Come to Old Town Manassas for Celebrate America, the largest fireworks display in Northern Virginia! It’s no surprise that one of the most patriotic states displays such a big bang. This year, there are watermelon eating, bicycle decorating, and apple pie baking contests -- along with concessions, rides, and a kid bike rodeo. Home of the first Civil War land battle in 1861, Manassas' rich history, proximity to Washington DC, and Antebellum architecture set the scene for a fantastic night where all are welcome. You can check out the festivities from afar using Manassas' twenty-four hour web cam if you want to participate but can't make the trip.
Located at the base of the San Juan Mountains, Telluride is a vibrant town filled big smiles and alpine architecture. Telluride, and neighboring Mountain Village, offer one-of-a-kind transportation system in the US -- a gondola linking the two towns together for business and pleasure. This year’s fourth of July organizers offer the full package -- beginning the day with the Telluride Foundation’s Rundola, a real run up a very real mountain, where proceeds benefit the preservation of the local land and peoples. There’s a Fourth of July Parade for both the prideful and playful, ribs, brisket, and chicken are stacked high at the Fire Department’s hosted BBQ, and finally…The Fireworks! Cuddle up under a blanket and watch them cascade over one of the most spectacular vistas our nation can offer.
Troy, MT. Old Fashioned Fourth of July (photo courtesy)
The city of Troy’s population raises from 941 people to over six thousand on the Fourth of July, and for good reason. They’ve been celebrating the event since 1915! Known as the Gateway to Montana, the town came into existence in the 1860’s with the discovery of gold. Teddy Roosevelt, the original Rough Rider and creator of our National Park system, carved his initials on the side of the city hall building which can still be viewed today. Come to Big Sky Country this year for car shows, a parade, great food, and games galore -- all taking place in beautiful Roosevelt Park. Troy just happens to have the largest Firework displays in the entire region, nestled in the majestic cradle of the Kootenai National Forest.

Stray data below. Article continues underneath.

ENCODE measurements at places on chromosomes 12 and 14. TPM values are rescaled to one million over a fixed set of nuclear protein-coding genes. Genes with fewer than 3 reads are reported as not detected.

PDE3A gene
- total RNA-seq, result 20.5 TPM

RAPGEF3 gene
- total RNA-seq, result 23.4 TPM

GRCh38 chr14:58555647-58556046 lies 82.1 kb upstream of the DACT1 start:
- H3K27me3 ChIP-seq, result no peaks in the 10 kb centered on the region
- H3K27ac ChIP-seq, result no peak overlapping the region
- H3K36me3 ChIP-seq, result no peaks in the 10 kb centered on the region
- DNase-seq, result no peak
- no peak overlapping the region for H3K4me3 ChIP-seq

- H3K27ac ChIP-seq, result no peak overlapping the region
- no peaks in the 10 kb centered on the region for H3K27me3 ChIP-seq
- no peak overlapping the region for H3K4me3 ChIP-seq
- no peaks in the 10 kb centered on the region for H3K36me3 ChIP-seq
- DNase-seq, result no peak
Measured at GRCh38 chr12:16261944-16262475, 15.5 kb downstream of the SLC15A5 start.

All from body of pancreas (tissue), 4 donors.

Dahlonega, is the site of the first major gold rush in the United States, which started in 1828, and birthplace of the phrase “There’s gold in them thar hills,” -a famous misquote, actually-. The town has since gotten bigger, and much more refined, since those rough and tumble times, but has remained quaint and proud. Patriotism in Dahlonega is physically palpable throughout the year, so you can imagine the pride felt on the Fourth. The celebrations kick off with the Firecracker 5K, leading you through historic downtown, and around the award-winning Historic Public Square. Dahlonega is also hosting the All American Market, where local vendors and regional artists will be selling their all-made-in-the-USA wares. You can also check out the Patriotic Ceremony, a car show, Adventure Zone for kids, and a Patriotic Parade. And then, yup, you guessed it, FIREWORKS!
If I was a more fortunate American, I would do it all. Maybe I’d be icing my knees after the Rundola with Tom in Telluride gazing up at Wasatch Mountain. Maybe Dottie and I would be slapping knees, mocking my losing beard length, or maybe Claudia would be educating me on the rough and rich history of Cody, WY. In any case, I will try to rush a little bit less, think a little deeper, and see my neighbor with clearer eyes. Good people treating each other well -- there’s simply nothing better than small towns in America.